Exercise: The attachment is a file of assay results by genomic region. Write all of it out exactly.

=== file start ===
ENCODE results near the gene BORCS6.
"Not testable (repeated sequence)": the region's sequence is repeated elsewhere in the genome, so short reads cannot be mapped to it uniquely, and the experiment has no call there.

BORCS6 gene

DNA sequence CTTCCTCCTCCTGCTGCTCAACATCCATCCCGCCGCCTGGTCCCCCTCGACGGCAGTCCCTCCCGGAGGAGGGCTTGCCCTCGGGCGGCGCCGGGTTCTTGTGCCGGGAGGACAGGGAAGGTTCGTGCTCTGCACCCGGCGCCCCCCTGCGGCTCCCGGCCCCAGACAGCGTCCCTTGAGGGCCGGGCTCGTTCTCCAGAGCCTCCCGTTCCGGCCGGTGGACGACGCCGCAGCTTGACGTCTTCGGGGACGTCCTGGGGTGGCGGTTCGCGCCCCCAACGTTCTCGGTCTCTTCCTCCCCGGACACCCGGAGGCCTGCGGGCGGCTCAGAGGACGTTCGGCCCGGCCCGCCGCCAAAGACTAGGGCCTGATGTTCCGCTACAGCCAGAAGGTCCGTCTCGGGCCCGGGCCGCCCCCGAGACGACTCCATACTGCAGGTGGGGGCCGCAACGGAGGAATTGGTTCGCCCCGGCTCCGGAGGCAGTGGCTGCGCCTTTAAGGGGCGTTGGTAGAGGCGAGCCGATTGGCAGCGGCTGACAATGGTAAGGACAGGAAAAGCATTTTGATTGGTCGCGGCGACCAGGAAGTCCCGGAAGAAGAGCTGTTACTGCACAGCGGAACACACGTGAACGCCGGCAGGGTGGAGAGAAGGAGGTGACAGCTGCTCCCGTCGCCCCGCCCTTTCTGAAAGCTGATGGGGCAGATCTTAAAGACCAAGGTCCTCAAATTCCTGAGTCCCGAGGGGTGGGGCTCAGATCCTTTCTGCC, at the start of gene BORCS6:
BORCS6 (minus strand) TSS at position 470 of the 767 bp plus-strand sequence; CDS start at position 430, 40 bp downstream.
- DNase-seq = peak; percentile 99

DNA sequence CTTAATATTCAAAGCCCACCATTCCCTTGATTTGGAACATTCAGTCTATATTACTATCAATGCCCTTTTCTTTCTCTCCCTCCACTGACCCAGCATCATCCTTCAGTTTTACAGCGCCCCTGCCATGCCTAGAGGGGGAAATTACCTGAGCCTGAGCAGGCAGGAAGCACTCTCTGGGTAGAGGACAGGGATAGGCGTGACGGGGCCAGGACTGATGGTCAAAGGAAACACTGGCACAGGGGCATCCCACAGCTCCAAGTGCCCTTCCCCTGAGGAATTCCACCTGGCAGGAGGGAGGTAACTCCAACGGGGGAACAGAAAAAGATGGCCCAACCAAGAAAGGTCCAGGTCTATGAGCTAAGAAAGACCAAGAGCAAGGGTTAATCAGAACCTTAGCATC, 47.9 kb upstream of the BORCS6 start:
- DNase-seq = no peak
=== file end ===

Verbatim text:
ENCODE results near the gene BORCS6.
"Not testable (repeated sequence)": the region's sequence is repeated elsewhere in the genome, so short reads cannot be mapped to it uniquely, and the experiment has no call there.

BORCS6 gene

DNA sequence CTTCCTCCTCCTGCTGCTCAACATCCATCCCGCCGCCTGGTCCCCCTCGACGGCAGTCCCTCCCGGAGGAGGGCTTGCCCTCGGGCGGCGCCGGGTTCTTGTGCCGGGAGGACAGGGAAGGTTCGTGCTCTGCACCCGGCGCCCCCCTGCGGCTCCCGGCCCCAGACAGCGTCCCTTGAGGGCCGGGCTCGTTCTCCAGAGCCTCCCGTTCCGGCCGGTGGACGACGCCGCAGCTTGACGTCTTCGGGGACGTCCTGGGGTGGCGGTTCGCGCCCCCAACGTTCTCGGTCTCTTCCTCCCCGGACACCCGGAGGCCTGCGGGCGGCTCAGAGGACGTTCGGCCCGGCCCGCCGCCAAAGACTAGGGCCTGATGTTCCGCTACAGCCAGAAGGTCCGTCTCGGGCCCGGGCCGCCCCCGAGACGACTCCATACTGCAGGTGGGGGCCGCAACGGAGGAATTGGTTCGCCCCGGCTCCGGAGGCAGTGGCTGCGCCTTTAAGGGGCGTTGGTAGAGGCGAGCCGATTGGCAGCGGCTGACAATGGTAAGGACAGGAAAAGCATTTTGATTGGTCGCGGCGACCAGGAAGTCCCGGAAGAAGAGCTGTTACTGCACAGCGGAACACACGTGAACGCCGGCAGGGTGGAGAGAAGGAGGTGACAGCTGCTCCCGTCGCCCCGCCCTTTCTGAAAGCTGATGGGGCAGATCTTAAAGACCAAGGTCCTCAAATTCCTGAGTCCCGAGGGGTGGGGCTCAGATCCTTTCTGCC, at the start of gene BORCS6:
BORCS6 (minus strand) TSS at position 470 of the 767 bp plus-strand sequence; CDS start at position 430, 40 bp downstream.
- DNase-seq = peak; percentile 99

DNA sequence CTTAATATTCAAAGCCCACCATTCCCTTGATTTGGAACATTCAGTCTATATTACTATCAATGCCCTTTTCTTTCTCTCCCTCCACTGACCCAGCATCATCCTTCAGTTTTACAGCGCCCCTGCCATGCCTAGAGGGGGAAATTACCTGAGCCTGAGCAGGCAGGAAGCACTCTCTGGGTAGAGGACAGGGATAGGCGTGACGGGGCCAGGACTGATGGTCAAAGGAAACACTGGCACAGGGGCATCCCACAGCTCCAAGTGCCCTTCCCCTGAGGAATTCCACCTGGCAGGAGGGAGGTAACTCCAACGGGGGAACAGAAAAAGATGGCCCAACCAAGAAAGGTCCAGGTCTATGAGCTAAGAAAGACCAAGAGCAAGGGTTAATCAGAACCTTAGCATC, 47.9 kb upstream of the BORCS6 start:
- DNase-seq = no peak